God-inspired moderation

A Christian Science perspective: How can we be more moderate in a time of political polarization?

One of my favorite political analysts typically presents a moderate, balanced assessment of issues. For instance, when he is asked to comment about a particular situation, he might explain how he feels wisdom was expressed and how it wasn’t; what course of action he thinks should be taken going forward and what should be avoided. He can be definite about what he feels is right or wrong, but his views generally reflect an evenhanded perspective based on decades of experience.

In these times of political polarization and extreme viewpoints, a balanced view of events is especially welcome. It brings to thought a Bible verse from the New Testament that says, “Let your moderation be known unto all men. The Lord is at hand” (Philippians 4:5). I like to think of this in connection with another Bible verse, “Let this mind be in you, which was also in Christ Jesus” (Philippians 2:5).

Of course, to be humanly moderate about everything isn’t what it means to have the mind that was in Christ Jesus. The Way-shower didn’t display merely an attitude of the human mind. He demonstrated a surrendering to the government of the one God, the one divine Mind. You might say that Jesus showed us moderation from a spiritual standpoint.

For example, he didn’t compromise with wrongdoing. He was clear and unequivocal about the importance of worshiping the one God and being obedient to divine law. Yet by doing so he by no means excluded moderation. That’s because God, divine Mind, is also Love, as the Bible says. Jesus instructed us to love one another, including our enemies. He taught and illustrated forgiveness. He showed that the Mind we are to express – the Mind we actually do express as God’s children – is God Himself, infinite Love.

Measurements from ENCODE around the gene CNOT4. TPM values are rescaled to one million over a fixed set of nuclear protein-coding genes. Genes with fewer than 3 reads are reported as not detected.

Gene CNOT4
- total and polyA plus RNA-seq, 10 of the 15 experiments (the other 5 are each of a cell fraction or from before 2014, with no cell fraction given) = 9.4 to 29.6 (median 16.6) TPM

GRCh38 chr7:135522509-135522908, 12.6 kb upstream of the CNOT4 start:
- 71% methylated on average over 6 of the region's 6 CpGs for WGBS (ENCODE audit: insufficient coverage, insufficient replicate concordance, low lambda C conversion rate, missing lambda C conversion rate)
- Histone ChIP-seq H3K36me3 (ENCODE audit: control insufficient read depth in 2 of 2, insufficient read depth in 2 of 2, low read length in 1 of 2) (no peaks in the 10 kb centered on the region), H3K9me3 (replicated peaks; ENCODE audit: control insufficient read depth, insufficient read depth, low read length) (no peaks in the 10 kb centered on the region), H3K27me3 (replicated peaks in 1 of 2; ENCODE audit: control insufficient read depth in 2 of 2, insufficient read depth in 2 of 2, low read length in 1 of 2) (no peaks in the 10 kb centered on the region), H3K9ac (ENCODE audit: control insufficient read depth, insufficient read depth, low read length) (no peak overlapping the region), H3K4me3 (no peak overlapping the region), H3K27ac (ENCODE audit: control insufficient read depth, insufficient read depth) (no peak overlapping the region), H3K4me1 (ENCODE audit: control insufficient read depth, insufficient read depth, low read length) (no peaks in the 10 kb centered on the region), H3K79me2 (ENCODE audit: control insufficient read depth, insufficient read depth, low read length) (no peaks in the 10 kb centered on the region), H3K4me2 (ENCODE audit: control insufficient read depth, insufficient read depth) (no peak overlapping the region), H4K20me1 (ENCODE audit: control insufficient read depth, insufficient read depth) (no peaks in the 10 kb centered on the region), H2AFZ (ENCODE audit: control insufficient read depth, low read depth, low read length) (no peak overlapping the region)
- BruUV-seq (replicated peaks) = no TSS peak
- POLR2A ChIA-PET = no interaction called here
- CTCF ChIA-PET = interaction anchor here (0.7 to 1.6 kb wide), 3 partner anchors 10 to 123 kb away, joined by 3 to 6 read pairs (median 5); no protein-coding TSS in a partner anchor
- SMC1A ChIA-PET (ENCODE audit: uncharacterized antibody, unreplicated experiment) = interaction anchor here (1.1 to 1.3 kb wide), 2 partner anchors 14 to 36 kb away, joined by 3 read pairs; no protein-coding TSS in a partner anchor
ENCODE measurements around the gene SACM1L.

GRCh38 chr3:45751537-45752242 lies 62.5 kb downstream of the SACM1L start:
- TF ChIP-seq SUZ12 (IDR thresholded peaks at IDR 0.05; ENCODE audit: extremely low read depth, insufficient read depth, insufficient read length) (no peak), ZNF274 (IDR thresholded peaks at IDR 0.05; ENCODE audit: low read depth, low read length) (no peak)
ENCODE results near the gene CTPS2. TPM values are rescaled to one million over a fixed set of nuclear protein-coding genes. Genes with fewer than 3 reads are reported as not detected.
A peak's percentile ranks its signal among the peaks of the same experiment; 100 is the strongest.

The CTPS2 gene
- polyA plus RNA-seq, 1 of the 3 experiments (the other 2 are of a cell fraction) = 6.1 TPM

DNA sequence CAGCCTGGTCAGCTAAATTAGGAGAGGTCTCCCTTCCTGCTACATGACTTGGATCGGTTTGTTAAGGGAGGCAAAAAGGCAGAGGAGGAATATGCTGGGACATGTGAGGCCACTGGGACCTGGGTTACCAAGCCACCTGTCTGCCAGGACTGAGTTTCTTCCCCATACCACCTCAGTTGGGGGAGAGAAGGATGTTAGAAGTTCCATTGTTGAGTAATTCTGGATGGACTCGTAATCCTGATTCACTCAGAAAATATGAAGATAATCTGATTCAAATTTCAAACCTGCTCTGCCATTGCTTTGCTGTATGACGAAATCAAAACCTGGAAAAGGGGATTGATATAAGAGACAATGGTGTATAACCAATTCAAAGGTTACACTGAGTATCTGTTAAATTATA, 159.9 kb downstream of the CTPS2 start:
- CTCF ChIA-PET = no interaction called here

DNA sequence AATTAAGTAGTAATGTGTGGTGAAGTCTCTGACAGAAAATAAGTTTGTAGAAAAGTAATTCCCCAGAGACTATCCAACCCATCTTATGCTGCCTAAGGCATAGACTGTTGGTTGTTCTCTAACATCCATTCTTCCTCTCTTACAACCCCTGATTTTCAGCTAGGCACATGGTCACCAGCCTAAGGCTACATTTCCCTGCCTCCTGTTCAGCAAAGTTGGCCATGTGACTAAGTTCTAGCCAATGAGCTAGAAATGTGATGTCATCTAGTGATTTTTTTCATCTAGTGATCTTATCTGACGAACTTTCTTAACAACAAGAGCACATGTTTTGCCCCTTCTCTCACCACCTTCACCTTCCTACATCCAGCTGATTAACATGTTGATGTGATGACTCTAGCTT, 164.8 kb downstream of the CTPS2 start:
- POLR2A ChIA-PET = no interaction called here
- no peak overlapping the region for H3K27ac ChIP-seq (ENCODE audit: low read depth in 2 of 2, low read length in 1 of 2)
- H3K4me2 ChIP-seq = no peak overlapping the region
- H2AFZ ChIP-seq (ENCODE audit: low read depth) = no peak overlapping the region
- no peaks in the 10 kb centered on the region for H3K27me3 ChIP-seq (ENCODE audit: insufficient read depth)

The teachings of Christian Science turn thought away from the divisiveness of many personal minds and personal, clashing opinions to the only Mind there really is and to the true nature of man as the spiritual image of divine Mind. In the Mind that is Love there is no hard-line push of personal will. There are no harmful, entrenched views driving for control. Infinite Mind causes only harmony, and it blesses all.

To express a God-inspired kind of moderation isn’t to have a wishy-washy mentality devoid of conviction. Nor does it mean that we’re giving up something of our individuality or our stand for what’s right and wrong in order to please others. Instead, it points to a yielding of merely personal will and a personal sense of ego to a recognition that God, the one all-wise creative power of the universe, is the actual governor of man, the one divine Ego. The government of divine Mind, of Love, doesn’t include an intransigent attitude of hatred or intolerance; and it doesn’t include selfishness or extremes.

Mary Baker Eddy, who discovered and founded Christian Science, writes: “When the divine precepts are understood, they unfold the foundation of fellowship, in which one mind is not at war with another, but all have one Spirit, God, one intelligent source, in accordance with the Scriptural command: ‘Let this Mind be in you, which was also in Christ Jesus’ ” (“Science and Health with Key to the Scriptures,” p. 276).

Prayer that affirms with conviction that the divine Mind truly governs can encourage moderation. A more moderate mental standpoint, inspired by some understanding of the allness of God and man’s likeness to God, can help us all take steps in a productive direction.

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About a year ago, I happened upon this statement about the Monitor in the Harvard Business Review – under the charming heading of “do things that don’t interest you”:

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The Monitor is a peculiar little publication that’s hard for the world to figure out. We’re run by a church, but we’re not only for church members and we’re not about converting people. We’re known as being fair even as the world becomes as polarized as at any time since the newspaper’s founding in 1908.

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